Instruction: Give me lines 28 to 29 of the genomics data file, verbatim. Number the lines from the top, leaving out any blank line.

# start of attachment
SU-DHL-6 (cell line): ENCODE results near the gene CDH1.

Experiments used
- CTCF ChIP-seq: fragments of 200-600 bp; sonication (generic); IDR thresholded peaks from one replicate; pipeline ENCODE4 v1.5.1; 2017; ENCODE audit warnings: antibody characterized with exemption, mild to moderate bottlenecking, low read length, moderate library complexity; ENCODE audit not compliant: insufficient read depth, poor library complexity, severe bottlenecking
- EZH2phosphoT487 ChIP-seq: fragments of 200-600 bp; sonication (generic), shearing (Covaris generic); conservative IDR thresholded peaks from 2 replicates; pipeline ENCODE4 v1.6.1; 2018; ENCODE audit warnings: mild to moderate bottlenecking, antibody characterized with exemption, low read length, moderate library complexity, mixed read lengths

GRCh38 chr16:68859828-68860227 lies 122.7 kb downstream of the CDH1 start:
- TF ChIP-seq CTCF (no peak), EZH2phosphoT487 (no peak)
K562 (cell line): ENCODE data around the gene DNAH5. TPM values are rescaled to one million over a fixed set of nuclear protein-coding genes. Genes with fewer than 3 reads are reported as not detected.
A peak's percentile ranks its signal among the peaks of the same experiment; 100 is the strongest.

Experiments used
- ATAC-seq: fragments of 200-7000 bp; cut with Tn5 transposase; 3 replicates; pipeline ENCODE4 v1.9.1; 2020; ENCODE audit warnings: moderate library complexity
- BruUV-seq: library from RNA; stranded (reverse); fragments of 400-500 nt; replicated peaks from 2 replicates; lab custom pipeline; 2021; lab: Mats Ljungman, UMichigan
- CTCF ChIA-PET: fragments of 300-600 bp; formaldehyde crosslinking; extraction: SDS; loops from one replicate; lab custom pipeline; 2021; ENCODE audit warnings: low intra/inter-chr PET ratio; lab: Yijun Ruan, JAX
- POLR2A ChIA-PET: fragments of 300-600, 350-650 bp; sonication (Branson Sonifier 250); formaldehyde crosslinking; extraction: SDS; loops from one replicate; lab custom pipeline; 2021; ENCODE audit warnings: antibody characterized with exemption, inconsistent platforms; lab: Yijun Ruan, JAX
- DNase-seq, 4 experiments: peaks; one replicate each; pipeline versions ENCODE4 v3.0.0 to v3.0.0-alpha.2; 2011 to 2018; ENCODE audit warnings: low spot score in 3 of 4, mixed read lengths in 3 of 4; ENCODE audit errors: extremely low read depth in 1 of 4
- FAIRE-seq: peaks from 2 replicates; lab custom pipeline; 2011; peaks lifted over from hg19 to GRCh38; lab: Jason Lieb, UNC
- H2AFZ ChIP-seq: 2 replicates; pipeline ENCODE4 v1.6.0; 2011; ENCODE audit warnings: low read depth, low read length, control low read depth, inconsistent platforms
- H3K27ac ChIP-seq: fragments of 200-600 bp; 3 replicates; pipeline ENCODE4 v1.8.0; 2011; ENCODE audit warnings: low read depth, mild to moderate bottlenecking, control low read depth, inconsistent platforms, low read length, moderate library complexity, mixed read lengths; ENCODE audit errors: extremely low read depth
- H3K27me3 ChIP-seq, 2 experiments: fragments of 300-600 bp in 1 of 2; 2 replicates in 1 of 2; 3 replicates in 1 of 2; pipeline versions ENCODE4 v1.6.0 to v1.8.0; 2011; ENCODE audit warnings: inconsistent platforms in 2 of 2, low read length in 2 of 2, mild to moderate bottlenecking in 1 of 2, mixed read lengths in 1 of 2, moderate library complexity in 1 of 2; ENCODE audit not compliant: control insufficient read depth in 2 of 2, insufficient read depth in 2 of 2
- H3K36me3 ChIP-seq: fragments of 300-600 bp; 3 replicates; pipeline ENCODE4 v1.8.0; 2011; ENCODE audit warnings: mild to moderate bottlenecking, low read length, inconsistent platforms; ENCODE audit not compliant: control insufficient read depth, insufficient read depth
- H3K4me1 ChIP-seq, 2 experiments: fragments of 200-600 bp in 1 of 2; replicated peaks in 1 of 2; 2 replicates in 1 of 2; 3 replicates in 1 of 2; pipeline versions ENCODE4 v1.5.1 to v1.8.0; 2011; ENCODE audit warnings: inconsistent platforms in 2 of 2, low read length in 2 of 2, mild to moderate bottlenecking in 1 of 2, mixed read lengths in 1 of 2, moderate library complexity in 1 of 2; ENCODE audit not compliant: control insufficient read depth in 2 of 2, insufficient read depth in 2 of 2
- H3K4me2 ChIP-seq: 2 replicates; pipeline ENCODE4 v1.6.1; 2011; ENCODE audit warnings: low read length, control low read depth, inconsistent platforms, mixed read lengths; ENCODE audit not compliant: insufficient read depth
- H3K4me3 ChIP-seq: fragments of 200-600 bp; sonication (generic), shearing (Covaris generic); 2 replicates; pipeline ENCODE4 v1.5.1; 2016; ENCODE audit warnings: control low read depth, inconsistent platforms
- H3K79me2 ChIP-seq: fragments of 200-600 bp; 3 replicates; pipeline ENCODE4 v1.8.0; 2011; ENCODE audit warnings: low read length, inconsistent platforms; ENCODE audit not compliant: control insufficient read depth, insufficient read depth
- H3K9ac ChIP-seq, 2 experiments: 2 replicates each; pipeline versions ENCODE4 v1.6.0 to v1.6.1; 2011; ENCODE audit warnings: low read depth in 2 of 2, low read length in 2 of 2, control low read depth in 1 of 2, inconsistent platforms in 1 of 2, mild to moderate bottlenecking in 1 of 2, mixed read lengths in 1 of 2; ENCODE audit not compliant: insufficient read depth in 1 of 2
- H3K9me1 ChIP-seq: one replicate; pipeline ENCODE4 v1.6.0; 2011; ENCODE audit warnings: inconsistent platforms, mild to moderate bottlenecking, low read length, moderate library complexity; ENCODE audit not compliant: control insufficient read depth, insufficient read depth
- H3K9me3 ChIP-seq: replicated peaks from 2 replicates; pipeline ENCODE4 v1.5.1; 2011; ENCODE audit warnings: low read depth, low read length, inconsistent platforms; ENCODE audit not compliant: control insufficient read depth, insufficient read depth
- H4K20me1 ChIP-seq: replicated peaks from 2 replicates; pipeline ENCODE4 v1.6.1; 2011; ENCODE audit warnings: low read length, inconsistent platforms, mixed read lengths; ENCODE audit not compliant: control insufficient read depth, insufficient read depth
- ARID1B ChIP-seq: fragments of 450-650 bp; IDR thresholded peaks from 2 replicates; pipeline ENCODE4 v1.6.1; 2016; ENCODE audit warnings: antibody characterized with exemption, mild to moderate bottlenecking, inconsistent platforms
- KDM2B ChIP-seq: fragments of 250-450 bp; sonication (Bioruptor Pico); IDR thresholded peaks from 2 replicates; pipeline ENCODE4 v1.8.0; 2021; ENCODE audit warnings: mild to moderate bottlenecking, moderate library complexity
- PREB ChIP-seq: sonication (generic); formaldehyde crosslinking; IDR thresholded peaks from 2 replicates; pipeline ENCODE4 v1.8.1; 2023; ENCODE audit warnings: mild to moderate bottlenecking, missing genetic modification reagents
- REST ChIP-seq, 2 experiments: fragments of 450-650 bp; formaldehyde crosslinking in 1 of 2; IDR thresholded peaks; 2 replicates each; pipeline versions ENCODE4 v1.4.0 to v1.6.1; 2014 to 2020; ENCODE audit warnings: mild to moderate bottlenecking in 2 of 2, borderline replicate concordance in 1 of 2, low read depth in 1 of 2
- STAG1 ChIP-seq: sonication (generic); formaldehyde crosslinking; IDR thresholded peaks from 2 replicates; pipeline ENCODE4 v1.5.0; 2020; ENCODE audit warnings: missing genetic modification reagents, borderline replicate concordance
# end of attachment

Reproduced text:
- ARID1B ChIP-seq: fragments of 450-650 bp; IDR thresholded peaks from 2 replicates; pipeline ENCODE4 v1.6.1; 2016; ENCODE audit warnings: antibody characterized with exemption, mild to moderate bottlenecking, inconsistent platforms
- KDM2B ChIP-seq: fragments of 250-450 bp; sonication (Bioruptor Pico); IDR thresholded peaks from 2 replicates; pipeline ENCODE4 v1.8.0; 2021; ENCODE audit warnings: mild to moderate bottlenecking, moderate library complexity